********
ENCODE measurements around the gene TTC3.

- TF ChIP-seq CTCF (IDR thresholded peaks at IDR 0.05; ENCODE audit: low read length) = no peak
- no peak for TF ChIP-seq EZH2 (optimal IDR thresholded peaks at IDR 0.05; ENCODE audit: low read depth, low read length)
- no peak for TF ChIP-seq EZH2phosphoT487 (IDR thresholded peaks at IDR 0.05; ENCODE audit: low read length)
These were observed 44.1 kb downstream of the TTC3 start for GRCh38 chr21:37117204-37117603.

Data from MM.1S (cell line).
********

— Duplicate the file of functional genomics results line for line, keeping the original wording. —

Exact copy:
ENCODE measurements around the gene TTC3.

- TF ChIP-seq CTCF (IDR thresholded peaks at IDR 0.05; ENCODE audit: low read length) = no peak
- no peak for TF ChIP-seq EZH2 (optimal IDR thresholded peaks at IDR 0.05; ENCODE audit: low read depth, low read length)
- no peak for TF ChIP-seq EZH2phosphoT487 (IDR thresholded peaks at IDR 0.05; ENCODE audit: low read length)
These were observed 44.1 kb downstream of the TTC3 start for GRCh38 chr21:37117204-37117603.

Data from MM.1S (cell line).